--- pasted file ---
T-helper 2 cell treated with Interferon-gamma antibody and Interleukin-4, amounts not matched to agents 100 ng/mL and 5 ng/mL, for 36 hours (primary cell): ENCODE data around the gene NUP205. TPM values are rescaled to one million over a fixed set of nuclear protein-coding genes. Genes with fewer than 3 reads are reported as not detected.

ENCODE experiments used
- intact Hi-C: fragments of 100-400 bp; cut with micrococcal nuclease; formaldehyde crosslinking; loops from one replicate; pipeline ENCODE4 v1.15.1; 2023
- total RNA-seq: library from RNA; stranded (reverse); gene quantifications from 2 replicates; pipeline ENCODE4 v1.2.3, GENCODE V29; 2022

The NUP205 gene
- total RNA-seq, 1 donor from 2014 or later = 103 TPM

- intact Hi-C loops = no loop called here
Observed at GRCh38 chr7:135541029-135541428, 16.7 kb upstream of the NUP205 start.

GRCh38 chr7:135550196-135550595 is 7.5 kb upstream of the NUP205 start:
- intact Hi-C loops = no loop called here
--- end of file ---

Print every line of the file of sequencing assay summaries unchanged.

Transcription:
T-helper 2 cell treated with Interferon-gamma antibody and Interleukin-4, amounts not matched to agents 100 ng/mL and 5 ng/mL, for 36 hours (primary cell): ENCODE data around the gene NUP205. TPM values are rescaled to one million over a fixed set of nuclear protein-coding genes. Genes with fewer than 3 reads are reported as not detected.

ENCODE experiments used
- intact Hi-C: fragments of 100-400 bp; cut with micrococcal nuclease; formaldehyde crosslinking; loops from one replicate; pipeline ENCODE4 v1.15.1; 2023
- total RNA-seq: library from RNA; stranded (reverse); gene quantifications from 2 replicates; pipeline ENCODE4 v1.2.3, GENCODE V29; 2022

The NUP205 gene
- total RNA-seq, 1 donor from 2014 or later = 103 TPM

- intact Hi-C loops = no loop called here
Observed at GRCh38 chr7:135541029-135541428, 16.7 kb upstream of the NUP205 start.

GRCh38 chr7:135550196-135550595 is 7.5 kb upstream of the NUP205 start:
- intact Hi-C loops = no loop called here